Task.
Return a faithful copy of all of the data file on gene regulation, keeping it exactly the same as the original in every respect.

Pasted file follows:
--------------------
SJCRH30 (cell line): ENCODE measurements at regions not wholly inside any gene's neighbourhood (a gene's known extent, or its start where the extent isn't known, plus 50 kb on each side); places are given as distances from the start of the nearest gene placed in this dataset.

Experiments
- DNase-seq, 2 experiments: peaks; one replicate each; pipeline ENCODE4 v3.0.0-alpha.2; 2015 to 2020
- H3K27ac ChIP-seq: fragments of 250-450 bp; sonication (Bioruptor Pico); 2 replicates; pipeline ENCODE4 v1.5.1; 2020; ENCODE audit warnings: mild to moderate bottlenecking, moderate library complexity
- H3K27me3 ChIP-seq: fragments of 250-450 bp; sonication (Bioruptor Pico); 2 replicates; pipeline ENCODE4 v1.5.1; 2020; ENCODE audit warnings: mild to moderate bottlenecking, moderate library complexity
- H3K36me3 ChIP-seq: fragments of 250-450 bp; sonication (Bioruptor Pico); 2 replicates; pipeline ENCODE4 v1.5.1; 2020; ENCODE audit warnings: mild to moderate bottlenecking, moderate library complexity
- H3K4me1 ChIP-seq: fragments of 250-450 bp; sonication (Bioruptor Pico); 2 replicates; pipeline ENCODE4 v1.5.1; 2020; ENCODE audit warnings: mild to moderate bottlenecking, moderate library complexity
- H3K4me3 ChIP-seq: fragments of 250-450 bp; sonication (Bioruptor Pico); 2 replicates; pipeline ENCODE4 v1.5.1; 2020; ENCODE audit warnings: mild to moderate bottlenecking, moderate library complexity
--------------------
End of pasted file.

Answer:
SJCRH30 (cell line): ENCODE measurements at regions not wholly inside any gene's neighbourhood (a gene's known extent, or its start where the extent isn't known, plus 50 kb on each side); places are given as distances from the start of the nearest gene placed in this dataset.

Experiments
- DNase-seq, 2 experiments: peaks; one replicate each; pipeline ENCODE4 v3.0.0-alpha.2; 2015 to 2020
- H3K27ac ChIP-seq: fragments of 250-450 bp; sonication (Bioruptor Pico); 2 replicates; pipeline ENCODE4 v1.5.1; 2020; ENCODE audit warnings: mild to moderate bottlenecking, moderate library complexity
- H3K27me3 ChIP-seq: fragments of 250-450 bp; sonication (Bioruptor Pico); 2 replicates; pipeline ENCODE4 v1.5.1; 2020; ENCODE audit warnings: mild to moderate bottlenecking, moderate library complexity
- H3K36me3 ChIP-seq: fragments of 250-450 bp; sonication (Bioruptor Pico); 2 replicates; pipeline ENCODE4 v1.5.1; 2020; ENCODE audit warnings: mild to moderate bottlenecking, moderate library complexity
- H3K4me1 ChIP-seq: fragments of 250-450 bp; sonication (Bioruptor Pico); 2 replicates; pipeline ENCODE4 v1.5.1; 2020; ENCODE audit warnings: mild to moderate bottlenecking, moderate library complexity
- H3K4me3 ChIP-seq: fragments of 250-450 bp; sonication (Bioruptor Pico); 2 replicates; pipeline ENCODE4 v1.5.1; 2020; ENCODE audit warnings: mild to moderate bottlenecking, moderate library complexity